Team:Amsterdam/test/joeri/index

Detect

From conversations with Photanol we know that, in our quest to engineer fumarate-producing cyanobacterial factories, we need a way to quickly and easily determine if a given genetically engineered construct is actually producing fumarate. For this purpose, we constructed a biosensor, i.e. an Escherichia Coli strain that is able to sense and quantitatively report the presence of fumarate in the extracellular medium.

detect

Overview

Our fumarate biosensor is based on a well-characterized chimeric two-component system. When integrated in E. coli, this system has been reported to make the cells fluoresce when fumarate is in the environment. We constructed and investigated the functionality of different variants of this system in E. coli. This way we created several variants of our necessary fumarate biosensor, while deepening our fundamental understanding of chimeric two-component systems at the same time!

Highlights

  • Engineered at least 3 functional biosensors with a combined signal dynamic range of 0.1-20 mM fumarate.
  • Investigated the effect of linker length and kinase orientation on biosensor functionality.
  • Demonstrated real world applicability.

References

  1. Hazelbauer, G. L., & Lai, W. C. (2010). Bacterial chemoreceptors: providing enhanced features to two-component signaling. Current opinion in microbiology, 13(2), 124-132.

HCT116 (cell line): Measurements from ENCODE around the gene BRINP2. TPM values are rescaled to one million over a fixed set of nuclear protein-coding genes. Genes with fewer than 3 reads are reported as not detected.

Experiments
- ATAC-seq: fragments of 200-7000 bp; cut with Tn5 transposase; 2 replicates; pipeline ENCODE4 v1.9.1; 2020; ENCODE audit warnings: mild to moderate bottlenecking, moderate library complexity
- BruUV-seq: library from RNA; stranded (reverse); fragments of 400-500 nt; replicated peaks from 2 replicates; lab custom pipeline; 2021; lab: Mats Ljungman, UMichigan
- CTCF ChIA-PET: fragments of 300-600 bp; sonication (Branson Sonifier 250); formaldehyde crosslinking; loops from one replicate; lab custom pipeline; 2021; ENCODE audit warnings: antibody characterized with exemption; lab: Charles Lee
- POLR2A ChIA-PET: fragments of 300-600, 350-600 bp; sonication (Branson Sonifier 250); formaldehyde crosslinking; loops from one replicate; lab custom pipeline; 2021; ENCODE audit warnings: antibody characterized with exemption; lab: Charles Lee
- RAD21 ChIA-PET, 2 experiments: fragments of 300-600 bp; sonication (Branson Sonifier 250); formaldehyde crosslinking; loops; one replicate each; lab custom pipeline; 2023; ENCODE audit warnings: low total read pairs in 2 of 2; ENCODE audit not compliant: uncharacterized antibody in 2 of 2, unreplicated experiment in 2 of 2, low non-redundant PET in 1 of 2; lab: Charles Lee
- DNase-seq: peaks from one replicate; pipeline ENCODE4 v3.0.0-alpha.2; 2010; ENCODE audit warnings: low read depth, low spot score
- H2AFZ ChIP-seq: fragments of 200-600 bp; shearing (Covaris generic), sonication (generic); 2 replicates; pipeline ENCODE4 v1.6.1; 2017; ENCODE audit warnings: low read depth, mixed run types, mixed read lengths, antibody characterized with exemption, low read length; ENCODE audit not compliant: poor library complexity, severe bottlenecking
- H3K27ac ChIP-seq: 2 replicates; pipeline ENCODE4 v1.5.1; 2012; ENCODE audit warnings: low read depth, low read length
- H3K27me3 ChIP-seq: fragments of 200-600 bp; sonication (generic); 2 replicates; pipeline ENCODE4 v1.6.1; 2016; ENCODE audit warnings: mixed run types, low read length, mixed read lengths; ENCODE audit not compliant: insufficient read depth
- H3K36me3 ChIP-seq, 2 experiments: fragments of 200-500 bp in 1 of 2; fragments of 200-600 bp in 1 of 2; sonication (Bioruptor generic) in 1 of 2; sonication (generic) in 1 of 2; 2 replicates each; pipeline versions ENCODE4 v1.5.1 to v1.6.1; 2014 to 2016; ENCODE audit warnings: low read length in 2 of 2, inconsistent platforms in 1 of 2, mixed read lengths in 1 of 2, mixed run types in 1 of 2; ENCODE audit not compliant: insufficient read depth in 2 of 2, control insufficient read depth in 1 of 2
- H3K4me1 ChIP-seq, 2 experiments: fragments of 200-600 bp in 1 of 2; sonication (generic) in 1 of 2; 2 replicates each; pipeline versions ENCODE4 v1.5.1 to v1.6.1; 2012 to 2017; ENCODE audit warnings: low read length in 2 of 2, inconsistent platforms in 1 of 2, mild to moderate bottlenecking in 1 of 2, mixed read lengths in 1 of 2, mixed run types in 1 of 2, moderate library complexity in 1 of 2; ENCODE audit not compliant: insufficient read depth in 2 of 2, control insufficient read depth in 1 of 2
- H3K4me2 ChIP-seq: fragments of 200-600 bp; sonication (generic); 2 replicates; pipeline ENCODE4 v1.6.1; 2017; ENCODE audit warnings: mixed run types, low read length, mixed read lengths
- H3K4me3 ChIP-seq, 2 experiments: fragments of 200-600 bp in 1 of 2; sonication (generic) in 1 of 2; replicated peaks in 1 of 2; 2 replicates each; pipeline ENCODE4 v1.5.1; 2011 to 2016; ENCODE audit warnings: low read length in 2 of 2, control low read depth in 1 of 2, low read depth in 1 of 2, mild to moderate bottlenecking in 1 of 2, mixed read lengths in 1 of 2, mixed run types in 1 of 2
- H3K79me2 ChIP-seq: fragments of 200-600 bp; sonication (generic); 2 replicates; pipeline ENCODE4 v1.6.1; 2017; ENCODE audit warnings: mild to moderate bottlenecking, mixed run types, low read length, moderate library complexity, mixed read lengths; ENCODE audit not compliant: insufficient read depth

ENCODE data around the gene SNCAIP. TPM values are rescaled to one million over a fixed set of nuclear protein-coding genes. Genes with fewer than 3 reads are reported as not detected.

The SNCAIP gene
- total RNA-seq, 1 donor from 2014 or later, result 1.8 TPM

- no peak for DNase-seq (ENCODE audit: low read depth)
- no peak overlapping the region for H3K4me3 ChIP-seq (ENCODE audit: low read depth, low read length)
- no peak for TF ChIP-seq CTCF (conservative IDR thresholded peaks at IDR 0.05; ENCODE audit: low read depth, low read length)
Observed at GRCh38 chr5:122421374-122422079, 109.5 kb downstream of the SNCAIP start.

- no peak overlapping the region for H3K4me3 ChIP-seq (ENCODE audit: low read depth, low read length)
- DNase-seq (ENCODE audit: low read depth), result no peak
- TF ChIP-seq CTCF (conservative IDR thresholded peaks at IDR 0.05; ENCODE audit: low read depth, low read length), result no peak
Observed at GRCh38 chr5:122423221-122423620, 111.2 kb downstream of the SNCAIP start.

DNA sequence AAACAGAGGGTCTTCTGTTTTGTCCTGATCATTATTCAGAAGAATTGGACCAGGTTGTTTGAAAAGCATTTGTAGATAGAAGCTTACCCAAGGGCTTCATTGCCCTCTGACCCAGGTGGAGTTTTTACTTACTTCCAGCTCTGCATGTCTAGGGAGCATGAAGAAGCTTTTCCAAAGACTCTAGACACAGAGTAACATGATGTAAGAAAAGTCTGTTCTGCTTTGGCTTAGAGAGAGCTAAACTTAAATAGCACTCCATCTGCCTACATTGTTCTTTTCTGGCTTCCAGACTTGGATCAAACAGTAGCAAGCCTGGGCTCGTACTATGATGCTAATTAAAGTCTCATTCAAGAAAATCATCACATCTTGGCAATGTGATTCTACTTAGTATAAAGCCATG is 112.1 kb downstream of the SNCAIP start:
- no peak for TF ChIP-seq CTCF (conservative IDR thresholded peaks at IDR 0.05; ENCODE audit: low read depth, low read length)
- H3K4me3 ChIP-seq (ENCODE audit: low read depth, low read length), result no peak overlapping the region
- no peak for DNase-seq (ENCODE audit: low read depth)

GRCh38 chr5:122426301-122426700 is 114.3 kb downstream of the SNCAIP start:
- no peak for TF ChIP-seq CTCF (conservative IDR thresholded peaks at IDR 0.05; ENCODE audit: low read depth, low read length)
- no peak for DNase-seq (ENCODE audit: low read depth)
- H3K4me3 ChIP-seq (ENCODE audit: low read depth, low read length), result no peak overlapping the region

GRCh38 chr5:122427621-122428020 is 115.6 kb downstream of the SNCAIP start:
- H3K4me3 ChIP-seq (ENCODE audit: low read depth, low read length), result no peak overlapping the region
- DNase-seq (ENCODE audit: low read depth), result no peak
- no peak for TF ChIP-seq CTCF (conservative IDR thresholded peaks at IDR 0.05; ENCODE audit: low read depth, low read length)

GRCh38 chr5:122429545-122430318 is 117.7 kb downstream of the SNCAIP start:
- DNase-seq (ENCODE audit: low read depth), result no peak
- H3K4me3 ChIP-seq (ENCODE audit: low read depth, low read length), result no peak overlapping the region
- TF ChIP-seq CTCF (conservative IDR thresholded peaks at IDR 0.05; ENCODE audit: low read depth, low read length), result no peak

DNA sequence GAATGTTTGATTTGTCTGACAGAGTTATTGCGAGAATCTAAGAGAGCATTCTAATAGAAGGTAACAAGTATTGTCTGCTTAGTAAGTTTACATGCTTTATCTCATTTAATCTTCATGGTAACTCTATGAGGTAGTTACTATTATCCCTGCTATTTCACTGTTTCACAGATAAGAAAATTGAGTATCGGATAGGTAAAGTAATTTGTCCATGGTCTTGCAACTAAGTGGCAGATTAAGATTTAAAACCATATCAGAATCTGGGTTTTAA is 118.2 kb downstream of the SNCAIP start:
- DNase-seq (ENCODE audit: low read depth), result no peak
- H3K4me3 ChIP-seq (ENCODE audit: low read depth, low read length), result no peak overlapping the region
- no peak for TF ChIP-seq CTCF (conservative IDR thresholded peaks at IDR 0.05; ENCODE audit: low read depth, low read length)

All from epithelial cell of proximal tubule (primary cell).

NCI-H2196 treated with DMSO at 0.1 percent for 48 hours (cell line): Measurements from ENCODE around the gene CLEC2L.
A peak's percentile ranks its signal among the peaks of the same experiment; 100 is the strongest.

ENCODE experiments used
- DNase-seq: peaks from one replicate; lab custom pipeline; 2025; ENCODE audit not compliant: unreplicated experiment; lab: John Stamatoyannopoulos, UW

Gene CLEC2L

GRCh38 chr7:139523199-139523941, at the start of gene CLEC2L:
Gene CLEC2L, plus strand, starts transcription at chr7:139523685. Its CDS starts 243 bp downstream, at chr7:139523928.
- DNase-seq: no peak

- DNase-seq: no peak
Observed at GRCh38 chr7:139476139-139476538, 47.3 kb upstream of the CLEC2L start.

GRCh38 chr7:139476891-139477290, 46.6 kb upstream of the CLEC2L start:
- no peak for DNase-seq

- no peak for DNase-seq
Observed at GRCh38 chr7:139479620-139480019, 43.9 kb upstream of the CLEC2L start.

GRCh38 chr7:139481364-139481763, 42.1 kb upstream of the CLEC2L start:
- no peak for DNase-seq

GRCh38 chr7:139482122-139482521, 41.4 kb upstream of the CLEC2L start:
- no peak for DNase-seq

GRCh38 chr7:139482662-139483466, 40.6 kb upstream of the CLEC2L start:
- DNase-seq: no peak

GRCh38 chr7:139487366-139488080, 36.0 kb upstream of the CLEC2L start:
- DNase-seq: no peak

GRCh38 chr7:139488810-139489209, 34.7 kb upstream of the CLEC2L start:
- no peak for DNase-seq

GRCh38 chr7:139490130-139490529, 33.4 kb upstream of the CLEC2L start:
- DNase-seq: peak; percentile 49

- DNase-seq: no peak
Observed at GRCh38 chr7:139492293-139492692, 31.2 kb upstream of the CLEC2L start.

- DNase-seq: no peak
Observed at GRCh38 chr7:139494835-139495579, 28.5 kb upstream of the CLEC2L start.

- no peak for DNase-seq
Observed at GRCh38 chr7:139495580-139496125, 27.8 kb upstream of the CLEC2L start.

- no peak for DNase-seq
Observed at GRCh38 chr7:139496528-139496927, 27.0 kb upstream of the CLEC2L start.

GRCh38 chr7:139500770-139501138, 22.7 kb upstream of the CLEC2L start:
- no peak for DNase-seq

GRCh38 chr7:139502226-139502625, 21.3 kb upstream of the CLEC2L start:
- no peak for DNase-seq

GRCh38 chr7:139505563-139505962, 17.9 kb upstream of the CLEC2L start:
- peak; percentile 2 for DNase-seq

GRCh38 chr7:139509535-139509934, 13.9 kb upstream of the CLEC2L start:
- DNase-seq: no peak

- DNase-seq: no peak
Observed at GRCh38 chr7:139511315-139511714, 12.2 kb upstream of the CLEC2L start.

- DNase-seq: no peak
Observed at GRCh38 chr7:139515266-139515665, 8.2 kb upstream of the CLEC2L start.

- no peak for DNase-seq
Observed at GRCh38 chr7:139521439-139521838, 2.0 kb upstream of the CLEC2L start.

2. Stock, A. M., Robinson, V. L., & Goudreau, P. N. (2000). Two-component signal transduction. Annual review of biochemistry, 69(1), 183-215.
  3. Ganesh, I., Ravikumar, S., Lee, S. H., Park, S. J., & Hong, S. H. (2013). Engineered fumarate sensing Escherichia coli based on novel chimeric two-component system. Journal of biotechnology, 168(4), 560-566.
  4. Görke, B., & Stülke, J. (2008). Carbon catabolite repression in bacteria: many ways to make the most out of nutrients. Nature Reviews Microbiology, 6(8), 613-624.
  5. Bi, S., Pollard, A. M., Yang, Y., Jin, F., & Sourjik, V. (2016). Engineering hybrid chemotaxis receptors in bacteria. ACS synthetic biology, 5(9), 989-1001.
  6. Immethun, C. M., DeLorenzo, D. M., Focht, C. M., Gupta, D., Johnson, C. B., & Moon, T. S. (2017). Physical, chemical, and metabolic state sensors expand the synthetic biology toolbox for Synechocystis sp. PCC 6803. Biotechnology and Bioengineering.
  7. Batchelor, E., Silhavy, T. J., & Goulian, M. (2004). Continuous control in bacterial regulatory circuits. Journal of bacteriology, 186(22), 7618-7625.
  8. Bachmann, H., Fischlechner, M., Rabbers, I., Barfa, N., dos Santos, F. B., Molenaar, D., & Teusink, B. (2013). Availability of public goods shapes the evolution of competing metabolic strategies.Proceedings of the National Academy of Sciences, 110(35), 14302-14307.